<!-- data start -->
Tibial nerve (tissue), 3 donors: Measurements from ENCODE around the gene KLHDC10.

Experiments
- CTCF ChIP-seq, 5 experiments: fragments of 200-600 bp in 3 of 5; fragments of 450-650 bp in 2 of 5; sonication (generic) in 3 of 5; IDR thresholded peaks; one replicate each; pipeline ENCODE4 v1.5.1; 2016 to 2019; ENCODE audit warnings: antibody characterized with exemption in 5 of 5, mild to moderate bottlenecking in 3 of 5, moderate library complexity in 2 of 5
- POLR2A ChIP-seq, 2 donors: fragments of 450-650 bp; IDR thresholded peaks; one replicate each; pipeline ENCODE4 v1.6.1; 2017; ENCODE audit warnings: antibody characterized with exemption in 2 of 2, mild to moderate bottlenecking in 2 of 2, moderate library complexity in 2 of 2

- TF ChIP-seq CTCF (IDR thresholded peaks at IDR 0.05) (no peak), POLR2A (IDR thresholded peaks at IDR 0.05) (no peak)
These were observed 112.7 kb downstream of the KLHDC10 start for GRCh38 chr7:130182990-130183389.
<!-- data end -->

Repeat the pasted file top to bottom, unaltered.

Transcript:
Tibial nerve (tissue), 3 donors: Measurements from ENCODE around the gene KLHDC10.

Experiments
- CTCF ChIP-seq, 5 experiments: fragments of 200-600 bp in 3 of 5; fragments of 450-650 bp in 2 of 5; sonication (generic) in 3 of 5; IDR thresholded peaks; one replicate each; pipeline ENCODE4 v1.5.1; 2016 to 2019; ENCODE audit warnings: antibody characterized with exemption in 5 of 5, mild to moderate bottlenecking in 3 of 5, moderate library complexity in 2 of 5
- POLR2A ChIP-seq, 2 donors: fragments of 450-650 bp; IDR thresholded peaks; one replicate each; pipeline ENCODE4 v1.6.1; 2017; ENCODE audit warnings: antibody characterized with exemption in 2 of 2, mild to moderate bottlenecking in 2 of 2, moderate library complexity in 2 of 2

- TF ChIP-seq CTCF (IDR thresholded peaks at IDR 0.05) (no peak), POLR2A (IDR thresholded peaks at IDR 0.05) (no peak)
These were observed 112.7 kb downstream of the KLHDC10 start for GRCh38 chr7:130182990-130183389.